My study path

this is the path I plan the take over the next couple of years. Does it seem reasonable. Would you change anything?

So far I’ve learned hiragana and katakana.

I will study these textbooks in this order:

  • Genki 1
  • Genki 2
  • All about particles
  • Tae kins guide to japanese grammar
  • tobira gateway to advanced japanese
  • remembering the kanji

From day one I will compliment these textbooks by listening to pimsleur and japanesepod101 and ofcourse doing my lessons and reviews on wanikani and drilling vocab using anki

After genki 2 I will also start watching terrace house without subs trying to follow along to the best of my ability

I will also try to find a conversation partner / 1 on 1 teacher for 1-2 hours a week at this point.

Once I’m approaching level 60 I’d also like to try and read some manga / children novels

The only thing I can say is it seems a bit pointless to do all of Genki then Tae Kim as you will just mostly be rehashing the same stuff.


I’d honestly recommend against Tae Kim’s guide in general, as it’s full of errors. Literally of the 5 articles I’ve read from it, 4 had errors.

The Genki to Tobira is a pretty standard path. Alternatively, or alongside them, you can use Bunpro for grammar.

For grammar, I recommend the Dictionary of Japanese Grammar series, which is super helpful. Looking things up in there you see in Genki/Bunpro will be enlightening. It does take probably ebing like N5ish for the examples to be helpful though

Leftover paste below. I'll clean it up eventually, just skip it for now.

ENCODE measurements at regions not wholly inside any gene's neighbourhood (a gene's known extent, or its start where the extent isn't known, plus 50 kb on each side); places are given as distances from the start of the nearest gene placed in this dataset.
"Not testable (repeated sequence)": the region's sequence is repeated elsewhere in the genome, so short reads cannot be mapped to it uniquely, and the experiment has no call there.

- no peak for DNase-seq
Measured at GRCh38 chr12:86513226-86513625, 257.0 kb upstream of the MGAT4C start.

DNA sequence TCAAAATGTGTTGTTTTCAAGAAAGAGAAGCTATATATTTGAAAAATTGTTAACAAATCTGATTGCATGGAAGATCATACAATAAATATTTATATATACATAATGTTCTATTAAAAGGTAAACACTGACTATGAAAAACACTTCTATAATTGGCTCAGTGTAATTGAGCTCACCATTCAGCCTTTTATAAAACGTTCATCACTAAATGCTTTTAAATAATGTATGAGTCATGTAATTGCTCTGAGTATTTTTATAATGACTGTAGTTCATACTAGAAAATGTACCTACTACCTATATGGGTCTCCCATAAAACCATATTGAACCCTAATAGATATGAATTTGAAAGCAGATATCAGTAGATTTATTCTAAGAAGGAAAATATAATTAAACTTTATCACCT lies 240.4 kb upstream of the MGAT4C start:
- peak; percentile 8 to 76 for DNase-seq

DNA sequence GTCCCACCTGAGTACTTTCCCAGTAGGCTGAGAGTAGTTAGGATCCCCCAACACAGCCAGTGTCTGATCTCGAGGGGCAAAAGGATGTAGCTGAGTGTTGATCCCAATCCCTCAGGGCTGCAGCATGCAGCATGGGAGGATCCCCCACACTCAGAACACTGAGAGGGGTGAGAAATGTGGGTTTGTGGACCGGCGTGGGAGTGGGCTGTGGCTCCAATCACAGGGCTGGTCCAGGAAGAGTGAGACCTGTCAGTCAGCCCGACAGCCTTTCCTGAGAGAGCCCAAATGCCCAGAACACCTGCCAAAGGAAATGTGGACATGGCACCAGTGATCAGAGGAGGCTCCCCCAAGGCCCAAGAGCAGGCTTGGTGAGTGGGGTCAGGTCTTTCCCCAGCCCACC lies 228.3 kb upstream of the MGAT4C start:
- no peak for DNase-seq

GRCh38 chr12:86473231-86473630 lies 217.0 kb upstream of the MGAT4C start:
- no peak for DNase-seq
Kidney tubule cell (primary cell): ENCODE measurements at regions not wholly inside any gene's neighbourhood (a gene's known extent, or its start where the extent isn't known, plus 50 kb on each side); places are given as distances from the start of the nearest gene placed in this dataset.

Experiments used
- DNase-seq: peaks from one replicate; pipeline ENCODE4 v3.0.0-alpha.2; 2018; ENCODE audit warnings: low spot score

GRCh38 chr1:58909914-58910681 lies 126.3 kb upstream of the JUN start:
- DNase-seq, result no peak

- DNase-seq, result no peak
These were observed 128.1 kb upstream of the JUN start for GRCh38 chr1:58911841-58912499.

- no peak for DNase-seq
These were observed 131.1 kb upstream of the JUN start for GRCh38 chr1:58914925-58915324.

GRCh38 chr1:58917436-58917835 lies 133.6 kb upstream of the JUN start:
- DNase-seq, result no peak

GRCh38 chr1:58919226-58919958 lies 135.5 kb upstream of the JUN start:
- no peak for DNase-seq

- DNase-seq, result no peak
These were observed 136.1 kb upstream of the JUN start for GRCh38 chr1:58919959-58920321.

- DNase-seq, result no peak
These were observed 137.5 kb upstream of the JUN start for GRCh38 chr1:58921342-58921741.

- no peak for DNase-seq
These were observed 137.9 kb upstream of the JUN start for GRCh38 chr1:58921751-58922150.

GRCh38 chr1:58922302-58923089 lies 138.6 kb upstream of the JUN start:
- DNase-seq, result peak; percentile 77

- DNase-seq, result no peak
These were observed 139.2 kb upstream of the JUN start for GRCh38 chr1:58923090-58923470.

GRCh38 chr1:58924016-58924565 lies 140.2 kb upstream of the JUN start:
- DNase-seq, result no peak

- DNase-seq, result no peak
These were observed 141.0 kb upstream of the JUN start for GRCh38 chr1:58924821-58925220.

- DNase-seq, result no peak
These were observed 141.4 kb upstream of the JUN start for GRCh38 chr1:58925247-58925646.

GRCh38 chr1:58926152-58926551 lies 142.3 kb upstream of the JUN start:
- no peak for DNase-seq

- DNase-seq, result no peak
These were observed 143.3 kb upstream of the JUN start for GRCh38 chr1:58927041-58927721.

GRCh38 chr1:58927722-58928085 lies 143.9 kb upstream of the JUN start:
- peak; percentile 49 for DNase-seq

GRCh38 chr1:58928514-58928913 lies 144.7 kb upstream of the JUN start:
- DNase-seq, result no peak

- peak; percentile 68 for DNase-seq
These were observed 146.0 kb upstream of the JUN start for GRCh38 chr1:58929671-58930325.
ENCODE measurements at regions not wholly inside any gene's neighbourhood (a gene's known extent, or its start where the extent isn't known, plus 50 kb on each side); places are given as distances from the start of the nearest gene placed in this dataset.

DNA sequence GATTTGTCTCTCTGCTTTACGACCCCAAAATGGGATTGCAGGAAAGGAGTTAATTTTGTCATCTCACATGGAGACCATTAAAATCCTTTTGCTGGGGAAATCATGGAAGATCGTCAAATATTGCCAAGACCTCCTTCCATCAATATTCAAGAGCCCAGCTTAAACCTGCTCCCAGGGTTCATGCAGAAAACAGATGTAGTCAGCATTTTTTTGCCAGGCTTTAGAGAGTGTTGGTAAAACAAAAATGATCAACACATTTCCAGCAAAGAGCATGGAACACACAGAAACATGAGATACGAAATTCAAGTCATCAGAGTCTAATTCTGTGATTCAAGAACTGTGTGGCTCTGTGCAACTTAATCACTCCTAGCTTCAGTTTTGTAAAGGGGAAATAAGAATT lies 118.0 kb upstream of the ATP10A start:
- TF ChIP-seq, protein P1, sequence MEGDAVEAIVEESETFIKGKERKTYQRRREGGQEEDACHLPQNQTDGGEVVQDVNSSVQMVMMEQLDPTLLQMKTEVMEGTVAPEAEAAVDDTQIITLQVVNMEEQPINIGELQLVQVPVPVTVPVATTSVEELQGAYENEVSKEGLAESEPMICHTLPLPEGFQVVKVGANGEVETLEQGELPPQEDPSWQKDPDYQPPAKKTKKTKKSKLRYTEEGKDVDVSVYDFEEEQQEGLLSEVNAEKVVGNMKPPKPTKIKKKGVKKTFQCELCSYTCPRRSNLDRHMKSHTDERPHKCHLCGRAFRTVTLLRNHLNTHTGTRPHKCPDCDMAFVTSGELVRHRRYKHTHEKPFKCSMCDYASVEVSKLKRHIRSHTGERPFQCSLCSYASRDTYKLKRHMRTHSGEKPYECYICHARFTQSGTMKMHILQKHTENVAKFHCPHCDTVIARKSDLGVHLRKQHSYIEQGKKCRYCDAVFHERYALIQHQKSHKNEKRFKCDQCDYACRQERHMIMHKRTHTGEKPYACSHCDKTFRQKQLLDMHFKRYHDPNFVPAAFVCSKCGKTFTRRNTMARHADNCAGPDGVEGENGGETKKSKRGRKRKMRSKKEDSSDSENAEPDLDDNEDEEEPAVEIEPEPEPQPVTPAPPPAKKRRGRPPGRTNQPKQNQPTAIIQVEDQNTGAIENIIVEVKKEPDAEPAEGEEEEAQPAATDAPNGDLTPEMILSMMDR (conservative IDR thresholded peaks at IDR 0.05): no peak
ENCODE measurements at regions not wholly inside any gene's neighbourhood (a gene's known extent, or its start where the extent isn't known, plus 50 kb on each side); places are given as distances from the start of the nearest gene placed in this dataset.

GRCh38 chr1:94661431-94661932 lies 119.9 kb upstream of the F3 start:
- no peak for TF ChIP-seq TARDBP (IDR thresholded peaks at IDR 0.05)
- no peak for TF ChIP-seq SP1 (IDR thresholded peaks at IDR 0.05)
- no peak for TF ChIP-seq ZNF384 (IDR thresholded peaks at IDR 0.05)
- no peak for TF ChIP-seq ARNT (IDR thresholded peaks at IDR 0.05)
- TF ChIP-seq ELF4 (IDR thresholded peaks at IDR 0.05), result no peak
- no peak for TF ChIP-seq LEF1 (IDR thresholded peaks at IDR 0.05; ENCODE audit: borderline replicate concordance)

There isn’t really much point for RtK if you are also doing WK. They use different radical memnoics, which will confuse you if you are using WK.

Genki 2 is nowhere near enough to be ready for listening to Terrace House, especially without subs. That can be tricky even for people that are pretty advanced. I’d at least have read first and listened to a decent amount and listened to a decent amount of stuff with subs.


You definitely don’t need to be level 60 before you do this. I’d actually recommend incorporating native material (such as manga) into your studies pretty early on. Maybe around WK level 10-20 and while you’re reading/when you finish Genki 2.


Thanks for the response!

It was my understanding that Tae Kin went a bit further on the grammar than Genki. If that’s not the case I’ll remove it from my list :slight_smile:

Interesting. Is there some easy way to look up kanjis I’m not familiar with while reading?

I don’t really mean to self-promote, but I wrote a guide that goes into detail on how to incorporate native material into your studies. It explains how to look up kanji you don’t know under the “Manga” section.
TL;DR, you’re going to use an OCR.

I second that. I have used RtK for a while years ago and it didn’t work for me. It uses different names for the radicals than Wanikani so you will end up with duplicate conflicting knowledge which is confusing… You will have to create your own mnemonics almost all the time because RtK doesn’t supply them. Moreover RtK covers only meanings, not readings. If you are doing Wanikani RtK is just not worth the trouble.


Awesome! Thank you. I’ve bookmarked it and will read once I’m at that level :slight_smile: